Ötzi the Iceman is Europe’s oldest mummy, dating back to 3,300 B.C. Ötzi managed to eat a meal of meat, an herb, and bread made from einkorn wheat sometime shortly before his deatha. The samples that were pulled showed einkorn wheat finely ground, that would have come from einkorn grain ground down to flour and baked into bread.
The story of Ötzi is a topic of interest to me because it is an additional finding to validate that einkorn wheat was a primary grain eaten by most people thousands of years ago. Nutritional Facts & Health Benefits explains how the wheat we eat today is so different from einkorn wheat.
The remainder of this post is unrelated to einkorn but I’ve included more details about Ötzi below since some of you may find them to be of interest. I think his story is fascinating!
More than likely, Ötzi was from a community that grew einkorn. Based on his tools and clothing, it appears he was a hunter or was a wealthy man or ruler who got too far from his home town and was chased down by an enemy.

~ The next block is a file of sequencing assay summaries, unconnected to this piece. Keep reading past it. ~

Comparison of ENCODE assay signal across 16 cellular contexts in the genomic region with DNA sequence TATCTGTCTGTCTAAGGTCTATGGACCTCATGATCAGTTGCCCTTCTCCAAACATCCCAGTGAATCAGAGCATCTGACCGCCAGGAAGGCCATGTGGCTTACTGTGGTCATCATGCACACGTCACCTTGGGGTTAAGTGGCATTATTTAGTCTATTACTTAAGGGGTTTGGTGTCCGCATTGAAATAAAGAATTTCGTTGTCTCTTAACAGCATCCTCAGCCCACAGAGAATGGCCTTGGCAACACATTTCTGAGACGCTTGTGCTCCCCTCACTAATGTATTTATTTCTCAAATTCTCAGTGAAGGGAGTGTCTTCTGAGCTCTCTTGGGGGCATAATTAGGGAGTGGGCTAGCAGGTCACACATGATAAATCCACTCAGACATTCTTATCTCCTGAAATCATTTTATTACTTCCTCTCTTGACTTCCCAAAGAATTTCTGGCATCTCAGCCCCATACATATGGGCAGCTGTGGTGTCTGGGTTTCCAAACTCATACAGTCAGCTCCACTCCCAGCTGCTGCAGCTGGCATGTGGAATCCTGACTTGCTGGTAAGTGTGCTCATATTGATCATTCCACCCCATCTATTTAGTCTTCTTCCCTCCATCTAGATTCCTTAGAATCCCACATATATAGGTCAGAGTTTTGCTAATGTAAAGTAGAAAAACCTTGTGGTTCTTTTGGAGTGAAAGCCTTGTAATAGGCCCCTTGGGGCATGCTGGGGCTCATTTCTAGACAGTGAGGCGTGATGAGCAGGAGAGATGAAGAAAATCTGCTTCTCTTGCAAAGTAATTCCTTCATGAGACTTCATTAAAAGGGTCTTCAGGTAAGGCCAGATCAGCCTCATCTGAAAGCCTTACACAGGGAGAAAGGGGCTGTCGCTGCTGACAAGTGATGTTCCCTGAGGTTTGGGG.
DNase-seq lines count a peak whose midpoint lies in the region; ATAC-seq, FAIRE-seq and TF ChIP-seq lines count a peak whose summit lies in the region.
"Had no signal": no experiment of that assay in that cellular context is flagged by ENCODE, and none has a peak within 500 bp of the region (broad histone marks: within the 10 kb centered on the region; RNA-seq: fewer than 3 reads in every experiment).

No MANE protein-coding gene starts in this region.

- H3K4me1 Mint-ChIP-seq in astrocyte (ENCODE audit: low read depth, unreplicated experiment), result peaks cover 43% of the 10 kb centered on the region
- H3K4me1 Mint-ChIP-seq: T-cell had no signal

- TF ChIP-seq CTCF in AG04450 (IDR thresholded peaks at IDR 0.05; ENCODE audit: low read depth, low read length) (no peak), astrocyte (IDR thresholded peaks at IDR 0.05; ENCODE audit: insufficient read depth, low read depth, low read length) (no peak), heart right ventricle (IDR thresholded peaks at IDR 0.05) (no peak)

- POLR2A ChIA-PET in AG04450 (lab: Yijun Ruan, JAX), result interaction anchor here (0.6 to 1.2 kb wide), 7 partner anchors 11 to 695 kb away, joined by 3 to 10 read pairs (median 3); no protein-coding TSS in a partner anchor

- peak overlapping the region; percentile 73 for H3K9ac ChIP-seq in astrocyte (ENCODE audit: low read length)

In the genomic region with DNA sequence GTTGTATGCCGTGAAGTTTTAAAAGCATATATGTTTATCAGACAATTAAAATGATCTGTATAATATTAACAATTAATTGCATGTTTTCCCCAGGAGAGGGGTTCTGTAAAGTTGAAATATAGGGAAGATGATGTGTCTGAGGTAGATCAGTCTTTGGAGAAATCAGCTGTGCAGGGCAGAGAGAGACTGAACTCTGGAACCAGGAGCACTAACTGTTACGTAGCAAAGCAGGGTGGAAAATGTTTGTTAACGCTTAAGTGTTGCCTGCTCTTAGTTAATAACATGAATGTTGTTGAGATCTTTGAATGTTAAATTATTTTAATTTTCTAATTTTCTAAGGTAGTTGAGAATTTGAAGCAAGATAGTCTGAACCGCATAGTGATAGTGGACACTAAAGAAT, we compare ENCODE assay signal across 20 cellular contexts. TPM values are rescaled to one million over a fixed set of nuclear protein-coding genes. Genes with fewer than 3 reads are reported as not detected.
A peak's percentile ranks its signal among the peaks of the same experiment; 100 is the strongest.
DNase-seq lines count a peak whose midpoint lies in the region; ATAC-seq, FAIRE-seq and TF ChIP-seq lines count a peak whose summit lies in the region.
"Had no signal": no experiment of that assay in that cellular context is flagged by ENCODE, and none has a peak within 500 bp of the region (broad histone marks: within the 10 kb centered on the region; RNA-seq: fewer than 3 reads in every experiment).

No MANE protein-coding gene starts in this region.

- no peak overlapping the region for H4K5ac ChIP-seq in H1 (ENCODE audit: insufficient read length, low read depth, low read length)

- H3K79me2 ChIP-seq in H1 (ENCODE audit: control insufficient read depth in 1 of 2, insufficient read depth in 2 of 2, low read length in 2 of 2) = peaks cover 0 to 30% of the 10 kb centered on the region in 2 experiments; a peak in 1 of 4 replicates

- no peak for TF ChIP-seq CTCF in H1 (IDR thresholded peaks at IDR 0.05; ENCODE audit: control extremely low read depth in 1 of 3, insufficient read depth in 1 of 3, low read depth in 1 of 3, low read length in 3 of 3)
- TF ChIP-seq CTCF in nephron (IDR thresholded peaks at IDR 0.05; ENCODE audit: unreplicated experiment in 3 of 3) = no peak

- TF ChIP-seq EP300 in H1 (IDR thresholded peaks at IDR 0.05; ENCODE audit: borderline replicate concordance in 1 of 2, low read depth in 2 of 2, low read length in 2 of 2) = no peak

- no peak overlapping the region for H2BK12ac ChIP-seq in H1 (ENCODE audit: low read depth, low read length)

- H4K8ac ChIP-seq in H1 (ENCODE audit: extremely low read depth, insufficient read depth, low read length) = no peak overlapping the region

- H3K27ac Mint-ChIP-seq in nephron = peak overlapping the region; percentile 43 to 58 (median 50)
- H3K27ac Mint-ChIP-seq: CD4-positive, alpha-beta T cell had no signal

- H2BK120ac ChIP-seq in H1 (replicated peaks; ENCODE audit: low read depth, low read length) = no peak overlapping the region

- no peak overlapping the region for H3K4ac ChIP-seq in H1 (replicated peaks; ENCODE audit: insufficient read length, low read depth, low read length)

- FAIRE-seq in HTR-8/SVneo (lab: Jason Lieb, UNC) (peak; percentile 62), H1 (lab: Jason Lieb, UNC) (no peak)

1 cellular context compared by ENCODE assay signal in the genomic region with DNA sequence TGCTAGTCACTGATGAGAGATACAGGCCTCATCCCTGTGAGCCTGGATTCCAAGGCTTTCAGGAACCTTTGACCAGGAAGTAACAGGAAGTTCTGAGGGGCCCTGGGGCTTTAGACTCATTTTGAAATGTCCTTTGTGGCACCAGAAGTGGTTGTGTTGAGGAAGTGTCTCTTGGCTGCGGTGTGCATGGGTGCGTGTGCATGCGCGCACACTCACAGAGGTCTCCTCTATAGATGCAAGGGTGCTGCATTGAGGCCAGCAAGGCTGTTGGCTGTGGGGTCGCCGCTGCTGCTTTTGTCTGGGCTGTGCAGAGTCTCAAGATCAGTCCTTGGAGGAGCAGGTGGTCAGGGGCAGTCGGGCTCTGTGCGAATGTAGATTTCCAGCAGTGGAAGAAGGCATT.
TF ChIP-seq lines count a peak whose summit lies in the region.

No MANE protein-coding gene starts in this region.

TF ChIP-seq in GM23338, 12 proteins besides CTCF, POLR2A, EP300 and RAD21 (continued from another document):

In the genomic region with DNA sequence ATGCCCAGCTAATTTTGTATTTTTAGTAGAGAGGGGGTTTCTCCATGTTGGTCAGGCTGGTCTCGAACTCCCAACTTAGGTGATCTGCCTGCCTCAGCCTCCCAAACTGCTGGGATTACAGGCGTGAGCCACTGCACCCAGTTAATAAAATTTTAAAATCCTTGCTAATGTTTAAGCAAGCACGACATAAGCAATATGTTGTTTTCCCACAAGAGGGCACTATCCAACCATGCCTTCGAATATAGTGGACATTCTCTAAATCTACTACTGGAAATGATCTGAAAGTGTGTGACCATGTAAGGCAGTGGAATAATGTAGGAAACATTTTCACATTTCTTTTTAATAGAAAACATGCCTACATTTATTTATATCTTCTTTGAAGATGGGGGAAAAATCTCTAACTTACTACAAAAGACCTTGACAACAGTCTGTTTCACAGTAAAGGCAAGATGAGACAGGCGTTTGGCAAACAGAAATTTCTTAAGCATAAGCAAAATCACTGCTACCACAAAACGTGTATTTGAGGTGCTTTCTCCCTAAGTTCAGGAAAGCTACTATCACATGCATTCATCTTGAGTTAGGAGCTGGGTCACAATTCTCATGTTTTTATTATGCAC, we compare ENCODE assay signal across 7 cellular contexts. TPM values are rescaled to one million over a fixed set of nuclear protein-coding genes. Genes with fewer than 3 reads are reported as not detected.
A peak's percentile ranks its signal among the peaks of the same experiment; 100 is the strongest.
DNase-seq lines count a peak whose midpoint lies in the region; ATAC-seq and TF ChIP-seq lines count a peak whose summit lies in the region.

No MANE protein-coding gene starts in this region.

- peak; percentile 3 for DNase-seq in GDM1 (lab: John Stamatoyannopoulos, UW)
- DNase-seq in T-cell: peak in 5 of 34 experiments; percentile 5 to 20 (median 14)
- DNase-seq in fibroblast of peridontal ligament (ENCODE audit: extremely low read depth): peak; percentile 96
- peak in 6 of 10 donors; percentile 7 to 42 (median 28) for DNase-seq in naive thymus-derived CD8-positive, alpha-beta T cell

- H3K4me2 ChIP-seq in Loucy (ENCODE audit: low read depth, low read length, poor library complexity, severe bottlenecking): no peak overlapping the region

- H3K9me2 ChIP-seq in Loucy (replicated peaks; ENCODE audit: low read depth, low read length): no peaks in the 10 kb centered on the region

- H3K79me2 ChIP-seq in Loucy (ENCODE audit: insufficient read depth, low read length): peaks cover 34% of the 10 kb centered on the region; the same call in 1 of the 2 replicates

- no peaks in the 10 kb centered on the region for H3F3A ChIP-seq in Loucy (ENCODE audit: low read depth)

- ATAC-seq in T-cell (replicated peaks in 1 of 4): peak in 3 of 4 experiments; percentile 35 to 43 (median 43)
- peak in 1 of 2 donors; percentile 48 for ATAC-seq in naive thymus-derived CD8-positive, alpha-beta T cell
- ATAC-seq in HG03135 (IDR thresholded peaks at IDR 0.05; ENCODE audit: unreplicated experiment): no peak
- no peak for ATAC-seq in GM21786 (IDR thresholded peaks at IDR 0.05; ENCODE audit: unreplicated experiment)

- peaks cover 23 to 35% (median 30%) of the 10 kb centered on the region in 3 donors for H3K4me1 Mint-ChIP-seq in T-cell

Whatever the story, he is real proof that einkorn wheat was a staple grain of his time.
Ötzi the Iceman’s Tools
All of Ötzi’s tools demonstrate that he was very capable of maintaining life away from home for long periods of time. Interesting that he had the tinder fungus tool to use for starting fires and an ax head made of copper. I can’t imagine everyone had one of those. Maybe he was wealthy and had unusual access to fine materials.
Where did Ötzi live?b
Ötzi likely lived south of the main Alpine ridge. This is indicated by pollen, teeth and wood analyses as well as his flints, which came from the Lake Garda region, and his axe, whose shape is known from the Remedello culture on the Po plain. Ötzi could have been a member of the Tamins-Carasso-Isera 5 Alpine cultural group, which settled in the Vinschgau Valley. If only Öti had also taken along a piece of stoneware or ceramic with him a clear regional classification would have been possible, as every cultural group had a unique way of shaping, decorating and firing clay.
The Death of Ötzi the Iceman
Using a multi-slice CT Scan, Swiss researchers revealed an arrowhead deep inside his left shoulder yet there were no remains of the arrow shaft. Ötzi was apparently attacked by his enemy with a bow and arrow. Maybe someone tried to remove the arrow, leaving the arrowhead lodged in Ötzi’s body. The arrow must have damaged one of his arteries, causing him to bleed severely. Fatally injured, his remains were frozen so that they were preserved for over 52 centuries until 1991 when he was found.